All products go through a life cycle – from market introduction through maturity to decline. Excess inventory often occurs during the declining stage of the product lifecycle, as demand begins to phase out. If you fail to spot this, you’ll continue to order based on previous demand patterns.

If you can’t or aren’t actively monitoring the demand stages of your SKUs, you risk getting stuck with a lot of excess stock due to inaccurate forecasting.

In the best-case scenario, a company can hope to sell off most of the excess stock and break even on their investment or only lose a small percentage of profit. However, if excess stock is not liquidated, it typically transitions to obsolete or dead stock, usually leading to a large and painful expense on the books.

Common misconceptions of excess stock

Businesses can sometimes falsely believe that excess stock is beneficial. Here are some common misconceptions:

“Excess stock is an efficient way to achieve higher service levels (order fill rates)”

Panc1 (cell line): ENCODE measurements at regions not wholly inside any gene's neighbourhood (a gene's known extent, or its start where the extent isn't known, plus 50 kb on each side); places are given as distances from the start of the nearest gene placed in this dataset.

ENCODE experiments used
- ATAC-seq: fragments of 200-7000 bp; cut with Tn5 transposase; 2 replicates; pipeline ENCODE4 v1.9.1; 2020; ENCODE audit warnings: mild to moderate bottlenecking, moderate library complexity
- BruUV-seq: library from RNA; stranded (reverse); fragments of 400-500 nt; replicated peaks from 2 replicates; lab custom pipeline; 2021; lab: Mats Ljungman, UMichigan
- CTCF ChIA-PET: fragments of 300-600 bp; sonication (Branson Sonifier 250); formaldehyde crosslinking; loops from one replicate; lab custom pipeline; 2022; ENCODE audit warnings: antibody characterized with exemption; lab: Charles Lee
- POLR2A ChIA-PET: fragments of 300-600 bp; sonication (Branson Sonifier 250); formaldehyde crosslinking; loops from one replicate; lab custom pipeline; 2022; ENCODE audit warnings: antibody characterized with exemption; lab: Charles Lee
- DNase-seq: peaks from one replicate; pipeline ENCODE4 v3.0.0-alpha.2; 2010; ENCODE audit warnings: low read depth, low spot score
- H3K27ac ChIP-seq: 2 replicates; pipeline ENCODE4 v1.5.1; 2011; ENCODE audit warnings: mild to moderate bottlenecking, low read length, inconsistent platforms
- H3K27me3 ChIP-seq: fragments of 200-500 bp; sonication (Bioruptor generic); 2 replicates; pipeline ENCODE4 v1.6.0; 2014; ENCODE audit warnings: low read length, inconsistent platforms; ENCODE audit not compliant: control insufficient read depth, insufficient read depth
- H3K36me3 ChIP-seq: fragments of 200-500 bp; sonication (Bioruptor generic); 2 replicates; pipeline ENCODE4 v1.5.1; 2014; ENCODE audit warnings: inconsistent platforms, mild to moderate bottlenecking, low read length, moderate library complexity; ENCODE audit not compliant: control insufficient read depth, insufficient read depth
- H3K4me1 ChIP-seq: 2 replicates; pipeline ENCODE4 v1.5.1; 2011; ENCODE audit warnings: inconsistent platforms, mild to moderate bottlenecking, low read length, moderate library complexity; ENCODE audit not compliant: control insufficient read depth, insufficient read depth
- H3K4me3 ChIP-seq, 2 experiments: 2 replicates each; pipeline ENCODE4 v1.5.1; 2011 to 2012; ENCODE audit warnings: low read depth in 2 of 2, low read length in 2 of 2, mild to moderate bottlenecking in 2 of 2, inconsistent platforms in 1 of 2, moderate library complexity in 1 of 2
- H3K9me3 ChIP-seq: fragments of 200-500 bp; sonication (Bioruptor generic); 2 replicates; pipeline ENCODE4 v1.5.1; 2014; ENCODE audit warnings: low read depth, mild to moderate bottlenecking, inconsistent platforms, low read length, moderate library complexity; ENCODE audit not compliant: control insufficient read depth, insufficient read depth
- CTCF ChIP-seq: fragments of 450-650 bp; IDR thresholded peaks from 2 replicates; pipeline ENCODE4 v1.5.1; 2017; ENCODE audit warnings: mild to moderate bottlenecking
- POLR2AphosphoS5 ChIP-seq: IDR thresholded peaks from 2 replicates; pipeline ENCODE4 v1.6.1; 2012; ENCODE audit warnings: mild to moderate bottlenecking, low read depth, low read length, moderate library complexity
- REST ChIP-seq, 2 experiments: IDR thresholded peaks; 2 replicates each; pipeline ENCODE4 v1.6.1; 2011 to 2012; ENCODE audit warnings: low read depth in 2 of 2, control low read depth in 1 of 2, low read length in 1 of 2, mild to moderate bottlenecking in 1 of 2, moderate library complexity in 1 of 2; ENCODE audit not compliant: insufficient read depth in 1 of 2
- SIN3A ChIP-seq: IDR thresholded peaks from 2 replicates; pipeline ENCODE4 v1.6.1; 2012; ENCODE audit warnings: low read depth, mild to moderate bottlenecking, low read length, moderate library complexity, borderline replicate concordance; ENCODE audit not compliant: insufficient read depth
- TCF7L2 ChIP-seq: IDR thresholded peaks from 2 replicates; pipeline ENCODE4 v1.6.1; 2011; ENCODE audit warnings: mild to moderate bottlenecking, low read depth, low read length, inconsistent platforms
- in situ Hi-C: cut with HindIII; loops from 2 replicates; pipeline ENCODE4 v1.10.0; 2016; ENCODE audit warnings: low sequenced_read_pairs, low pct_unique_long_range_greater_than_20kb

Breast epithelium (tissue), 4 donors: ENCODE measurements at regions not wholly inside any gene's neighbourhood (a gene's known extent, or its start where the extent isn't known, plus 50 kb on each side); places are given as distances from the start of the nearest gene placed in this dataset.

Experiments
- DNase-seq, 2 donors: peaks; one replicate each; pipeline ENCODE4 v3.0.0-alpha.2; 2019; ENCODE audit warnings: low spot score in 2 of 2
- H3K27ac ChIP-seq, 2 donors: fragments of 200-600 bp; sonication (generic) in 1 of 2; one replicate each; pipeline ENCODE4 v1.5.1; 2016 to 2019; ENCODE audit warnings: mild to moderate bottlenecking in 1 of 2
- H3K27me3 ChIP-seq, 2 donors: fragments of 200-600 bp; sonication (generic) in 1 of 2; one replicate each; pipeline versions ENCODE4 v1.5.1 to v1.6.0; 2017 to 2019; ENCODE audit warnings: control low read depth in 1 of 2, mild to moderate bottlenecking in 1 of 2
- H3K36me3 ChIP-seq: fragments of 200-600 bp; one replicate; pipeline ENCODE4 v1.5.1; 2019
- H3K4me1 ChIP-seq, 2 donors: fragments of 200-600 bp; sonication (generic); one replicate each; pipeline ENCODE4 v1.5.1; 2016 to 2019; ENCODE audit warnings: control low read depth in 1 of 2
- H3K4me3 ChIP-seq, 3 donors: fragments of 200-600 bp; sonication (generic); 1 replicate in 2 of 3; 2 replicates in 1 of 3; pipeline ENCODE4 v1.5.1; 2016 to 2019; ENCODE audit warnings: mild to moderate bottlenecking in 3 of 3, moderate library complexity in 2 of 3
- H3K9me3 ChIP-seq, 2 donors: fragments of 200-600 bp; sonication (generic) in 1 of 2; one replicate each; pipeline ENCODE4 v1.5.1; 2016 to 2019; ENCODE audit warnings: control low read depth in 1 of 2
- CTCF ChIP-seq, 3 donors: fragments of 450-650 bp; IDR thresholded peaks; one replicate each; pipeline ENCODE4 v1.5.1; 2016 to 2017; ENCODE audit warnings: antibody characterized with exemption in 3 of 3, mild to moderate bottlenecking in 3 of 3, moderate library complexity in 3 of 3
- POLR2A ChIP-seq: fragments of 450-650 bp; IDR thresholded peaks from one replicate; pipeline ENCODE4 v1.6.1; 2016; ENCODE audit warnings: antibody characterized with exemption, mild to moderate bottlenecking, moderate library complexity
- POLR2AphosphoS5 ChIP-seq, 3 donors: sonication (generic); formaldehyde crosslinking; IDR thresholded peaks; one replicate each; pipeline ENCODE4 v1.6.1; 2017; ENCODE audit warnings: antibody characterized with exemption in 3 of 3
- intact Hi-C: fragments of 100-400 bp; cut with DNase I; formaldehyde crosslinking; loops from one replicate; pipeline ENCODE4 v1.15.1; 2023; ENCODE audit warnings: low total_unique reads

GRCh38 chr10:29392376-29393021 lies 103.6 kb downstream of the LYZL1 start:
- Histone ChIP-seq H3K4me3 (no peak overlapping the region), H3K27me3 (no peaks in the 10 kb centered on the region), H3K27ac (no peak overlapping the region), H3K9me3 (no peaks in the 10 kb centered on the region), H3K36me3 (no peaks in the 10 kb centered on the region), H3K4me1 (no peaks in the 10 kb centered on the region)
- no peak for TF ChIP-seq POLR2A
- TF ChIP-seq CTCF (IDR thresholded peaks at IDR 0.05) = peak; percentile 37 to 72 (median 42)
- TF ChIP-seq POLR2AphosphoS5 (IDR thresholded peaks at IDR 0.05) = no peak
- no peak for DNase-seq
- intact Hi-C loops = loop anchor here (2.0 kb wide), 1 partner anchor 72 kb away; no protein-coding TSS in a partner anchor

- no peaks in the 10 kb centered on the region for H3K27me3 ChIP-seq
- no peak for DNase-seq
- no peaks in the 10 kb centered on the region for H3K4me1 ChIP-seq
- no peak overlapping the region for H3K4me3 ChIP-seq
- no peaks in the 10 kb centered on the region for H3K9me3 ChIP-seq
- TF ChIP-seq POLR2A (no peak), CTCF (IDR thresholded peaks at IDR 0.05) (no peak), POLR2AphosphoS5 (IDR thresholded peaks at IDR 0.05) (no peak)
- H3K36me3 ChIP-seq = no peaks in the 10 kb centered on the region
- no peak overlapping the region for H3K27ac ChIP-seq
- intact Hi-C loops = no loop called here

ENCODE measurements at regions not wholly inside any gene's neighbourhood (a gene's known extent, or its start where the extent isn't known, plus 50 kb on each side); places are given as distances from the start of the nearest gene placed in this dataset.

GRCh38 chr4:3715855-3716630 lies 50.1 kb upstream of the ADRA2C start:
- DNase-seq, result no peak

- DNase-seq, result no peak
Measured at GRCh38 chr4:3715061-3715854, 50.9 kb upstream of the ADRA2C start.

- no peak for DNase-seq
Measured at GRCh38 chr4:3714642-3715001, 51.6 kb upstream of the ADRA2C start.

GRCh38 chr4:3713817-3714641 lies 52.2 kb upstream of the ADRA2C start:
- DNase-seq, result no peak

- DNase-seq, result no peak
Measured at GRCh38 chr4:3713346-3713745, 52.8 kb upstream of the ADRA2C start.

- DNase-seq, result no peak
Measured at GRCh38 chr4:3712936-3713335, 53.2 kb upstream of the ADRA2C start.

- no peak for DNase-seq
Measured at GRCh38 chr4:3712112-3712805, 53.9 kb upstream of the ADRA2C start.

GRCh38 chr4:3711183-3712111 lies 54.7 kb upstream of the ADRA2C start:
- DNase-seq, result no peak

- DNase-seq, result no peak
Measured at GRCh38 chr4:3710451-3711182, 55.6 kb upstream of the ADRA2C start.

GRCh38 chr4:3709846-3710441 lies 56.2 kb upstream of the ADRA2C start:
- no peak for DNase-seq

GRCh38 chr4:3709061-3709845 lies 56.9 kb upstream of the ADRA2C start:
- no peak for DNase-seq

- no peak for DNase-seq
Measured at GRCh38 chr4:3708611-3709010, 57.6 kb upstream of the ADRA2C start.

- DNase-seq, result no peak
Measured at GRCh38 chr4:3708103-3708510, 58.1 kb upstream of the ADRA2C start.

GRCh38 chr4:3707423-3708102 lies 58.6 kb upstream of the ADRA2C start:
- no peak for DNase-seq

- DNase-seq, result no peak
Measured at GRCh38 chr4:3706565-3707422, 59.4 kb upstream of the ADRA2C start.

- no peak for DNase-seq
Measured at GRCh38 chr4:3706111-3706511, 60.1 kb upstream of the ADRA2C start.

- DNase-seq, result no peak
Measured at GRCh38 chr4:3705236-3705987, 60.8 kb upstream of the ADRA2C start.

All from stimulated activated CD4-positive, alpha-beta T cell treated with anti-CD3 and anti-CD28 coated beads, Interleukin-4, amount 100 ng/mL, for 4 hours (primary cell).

Always having inventory on hand might seem like a logical way of having products ready to fulfil sales opportunities. However, while you might be able to meet all your orders, you’re tying up capital that could be invested in other areas of the business and reducing stock turnover. It could also cost you more, as it risks becoming obsolete or dead stock and needing to be disposed of.

Classifying your items by their value to the business allows you to hold sufficient levels to meet demand without hurting your bottom line. Rather than holding the same quantities of all SKUs, you can manage inventory levels by the importance of the items to your business.

Inventory optimisation is the process of achieving low inventory levels while maintaining high service levels. It is more efficient than holding uncapped quantities of each item.

“Excess stock allows higher safety stock levels (buffer stock)”

It’s easy to confuse excess stock with safety stock, but they are different. Safety stock is a strategic and calculated stock level that helps reduce the risk of stockouts due to unknown situations. Safety stock is included in the reorder point formula to account for variables such as supplier lead times or demand fluctuations. Effective safety stock levels ensure there’s always inventory available to meet sales demands and keep customers happy.